Grit, Grease and Lifelong Skills

By Holly Giles | Boy Crafting

free car

How to get a car for free

My husband came home with a FREE car one Sunday afternoon. A friend was moving and asked for help and then said, you get a car for free if you want. This car had been sitting for a year at a friend’s house.  What transpired from there is a family adventure in the lessons of trading up! Our family loves the outdoors.  We love to spend time hiking, and kayaking and the boys love to fish. The boat we have has not run in about ten years, and now that the boys are older, my husband has been itching to get a boat that can serve the family, yet is great for fishing.
 On this particular Sunday afternoon, Curtis had made plans to take the boys out in the canoe. However, when his friend asked for his help, and his truck, he knew that was what he needed to do that day. He had no idea that in helping his friend, he would get a car for free.

On his way home, Curtis called to let me know he had a “surprise” for me that I was going to love!  Yet somehow the old, loud, smoking green car that followed him down the drive was not what I had in mind.  I didn’t ask too many questions while the owner was waiting for his ride back home. He did thank us for taking the car off his hands since it was just getting in the way. “Great,” I thought, how long was it going to be in my way.

free car

The Plan for the car

After the owner had left, Curtis said: “It’s worth $300 at the junkyard just like that”. Then he uttered the word “but”, “I thought we could keep it a while and show the boys how to work on cars, see if we can fix the problems and get it running well.” Oh boy, we had just cleaned all the junk in the backyard that was blocking my view of the water, now this old car was going to take its place.

This could be a good project that I could write in our homeschool log about auto mechanics.

The Work

Those three boys began working on the car and got excited about the possibilities. Even though my boys were eleven and eight, they thought this was going to be their car at sixteen.  They were ready to fix her up and name her FREEDA.

Over the next few weeks, Curtis found a few minor problems and decided they could be fixed without great expense.  They took a few trips to the junkyard for parts and side mirrors. Freeda’s twin sister had been brought into the junkyard a few days earlier. Have you ever been to the junkyard? It is quite the field trip, especially when the owners are twins, both named  Ron.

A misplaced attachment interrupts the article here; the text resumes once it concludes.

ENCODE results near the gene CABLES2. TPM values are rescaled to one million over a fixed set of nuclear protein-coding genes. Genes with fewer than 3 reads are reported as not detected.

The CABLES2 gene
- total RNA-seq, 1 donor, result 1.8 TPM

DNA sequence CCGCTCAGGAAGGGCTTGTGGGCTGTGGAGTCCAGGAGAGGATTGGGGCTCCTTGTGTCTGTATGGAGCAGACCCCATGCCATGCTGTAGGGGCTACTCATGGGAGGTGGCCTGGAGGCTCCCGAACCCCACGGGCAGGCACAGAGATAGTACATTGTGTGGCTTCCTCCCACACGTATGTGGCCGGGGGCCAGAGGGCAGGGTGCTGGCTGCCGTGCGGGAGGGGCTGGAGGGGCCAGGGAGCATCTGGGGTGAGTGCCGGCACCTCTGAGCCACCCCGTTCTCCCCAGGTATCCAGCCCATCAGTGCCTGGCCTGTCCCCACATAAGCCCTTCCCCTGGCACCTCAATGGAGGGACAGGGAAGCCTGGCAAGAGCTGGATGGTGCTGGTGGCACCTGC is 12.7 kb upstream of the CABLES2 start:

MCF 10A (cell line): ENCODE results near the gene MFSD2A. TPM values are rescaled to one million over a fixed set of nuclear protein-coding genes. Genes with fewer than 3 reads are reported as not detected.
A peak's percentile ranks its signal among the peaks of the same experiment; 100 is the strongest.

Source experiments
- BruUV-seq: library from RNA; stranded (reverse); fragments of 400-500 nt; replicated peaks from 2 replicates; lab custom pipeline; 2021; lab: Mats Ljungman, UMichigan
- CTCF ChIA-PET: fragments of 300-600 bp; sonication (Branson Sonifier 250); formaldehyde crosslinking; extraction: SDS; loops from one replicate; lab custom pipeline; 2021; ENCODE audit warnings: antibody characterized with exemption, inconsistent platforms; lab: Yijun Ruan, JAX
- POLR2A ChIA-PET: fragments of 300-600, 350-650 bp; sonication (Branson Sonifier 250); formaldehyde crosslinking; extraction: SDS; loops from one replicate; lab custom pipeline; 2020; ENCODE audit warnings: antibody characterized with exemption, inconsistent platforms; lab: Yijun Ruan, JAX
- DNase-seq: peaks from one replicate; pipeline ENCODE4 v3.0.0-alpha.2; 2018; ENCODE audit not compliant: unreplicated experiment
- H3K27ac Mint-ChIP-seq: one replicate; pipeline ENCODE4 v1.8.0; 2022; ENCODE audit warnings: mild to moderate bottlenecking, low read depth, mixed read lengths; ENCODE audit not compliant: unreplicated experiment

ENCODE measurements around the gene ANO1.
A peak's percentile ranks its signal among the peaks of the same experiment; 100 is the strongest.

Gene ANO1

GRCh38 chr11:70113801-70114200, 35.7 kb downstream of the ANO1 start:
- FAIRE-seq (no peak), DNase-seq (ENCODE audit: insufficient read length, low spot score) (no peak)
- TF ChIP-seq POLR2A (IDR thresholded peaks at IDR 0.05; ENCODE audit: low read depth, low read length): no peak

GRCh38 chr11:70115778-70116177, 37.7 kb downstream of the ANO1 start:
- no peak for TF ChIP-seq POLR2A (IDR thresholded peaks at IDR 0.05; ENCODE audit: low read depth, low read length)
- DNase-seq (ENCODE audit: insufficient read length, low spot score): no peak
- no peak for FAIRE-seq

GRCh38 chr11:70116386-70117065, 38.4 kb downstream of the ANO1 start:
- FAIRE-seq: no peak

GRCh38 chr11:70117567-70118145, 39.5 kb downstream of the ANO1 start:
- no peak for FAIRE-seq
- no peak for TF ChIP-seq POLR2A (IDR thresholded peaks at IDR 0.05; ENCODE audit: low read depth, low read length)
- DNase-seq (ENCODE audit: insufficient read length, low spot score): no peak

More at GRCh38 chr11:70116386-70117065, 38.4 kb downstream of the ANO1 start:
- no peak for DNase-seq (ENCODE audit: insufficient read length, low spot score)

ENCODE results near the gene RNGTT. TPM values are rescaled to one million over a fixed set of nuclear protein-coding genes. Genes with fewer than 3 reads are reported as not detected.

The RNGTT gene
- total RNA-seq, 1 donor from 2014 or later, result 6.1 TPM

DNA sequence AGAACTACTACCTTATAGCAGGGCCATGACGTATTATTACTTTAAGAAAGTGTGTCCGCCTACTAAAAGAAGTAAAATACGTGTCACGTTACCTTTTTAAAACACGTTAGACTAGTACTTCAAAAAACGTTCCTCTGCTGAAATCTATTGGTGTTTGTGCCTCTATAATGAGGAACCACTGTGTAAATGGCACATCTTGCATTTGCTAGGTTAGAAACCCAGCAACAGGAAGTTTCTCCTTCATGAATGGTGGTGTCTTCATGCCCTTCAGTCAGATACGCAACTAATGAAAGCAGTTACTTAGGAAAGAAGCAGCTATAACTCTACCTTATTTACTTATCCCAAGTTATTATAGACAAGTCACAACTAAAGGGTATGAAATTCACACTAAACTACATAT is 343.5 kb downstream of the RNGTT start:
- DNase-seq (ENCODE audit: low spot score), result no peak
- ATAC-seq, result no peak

junkyard twins

The Experience

The discussions began about what they were going to do with the car.  Curtis thought they could sell it, or trade it for something they want. Trading might be more fun. Grayson and Grant began to imagine what they could trade it for, and then talk came back to wanting a boat. Obviously, the car was not worth the value of the boat they wanted, but Curtis talked about trading up in value.  Keep trading until they could save money and get what they wanted.

Freeda was almost finished. Everyone chipped in. I sewed the rip in the driver’s seat, the boys washed her to a sparkle and put on the side mirrors themselves. Curtis finished the mechanic work and we were ready to put her up for trade!

Trading Up

Photos were taken, and then I taught Grayson how to place an ad on Craigslist.  We listed it under trade.  “Will trade for anything boy!” By the next day, Curtis’s phone was ringing. A yellow, mini motorcycle was offered up, a pinball machine, a collection of classic horror films, and the list went on.  Nothing was of interest to the boys, so they kept waiting.

Then, a call came with a trade for a canoe with a motor and trailer.  It was of definite interest, so they went to take a look at it.  The man needed a car to be able to get to work. He was unsure about parting with his canoe but decided to do it.

The excitement was all around! A new toy had arrived at our home, yet it was a bittersweet goodbye to Freeda.  Grayson and Grant had become attached to her.  Curtis had let them drive her in a vacant field over the month we had the car. They had worked on her and brought her back to glory, and they had dreams of her being their own car.  Now Freeda was driving off with a new owner, they sure hoped he would take care of her!

Lessons learned

We talked about the lessons learned from this experience.  What can happen when you do a good deed for a friend, in spite of your own plans? Daddy was given a free car in exchange for his time.  Then, he could have traded it in for $300 and have been done with it. Instead, he saw an opportunity to teach his boys a few lessons about mechanics, hard work, and the possibility of a profit.

In the end, the car was valued at $600 plus dollars after the work they did on it.  The Old Town canoe with motor and trailer is valued at $1200. I would say they have a great start toward trading up for their fishing boat!

Our story does not end here, it is only the beginning. We are still on the hunt for a fishing boat.  The Old Town canoe has been in the water every weekend since they got it, but now it is time to put it for sale or trade.  Keep tuned to the Freeda update to see what we will trade for next in our quest for a boat.

What do you have to trade?

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About the Author

Holly Giles is a wife, mother, and storyteller. As an author and Florida Master Naturalist, she writes about heritage homemaking skills, motherhood, and why Florida offers the best hidden natural gems to explore as a family.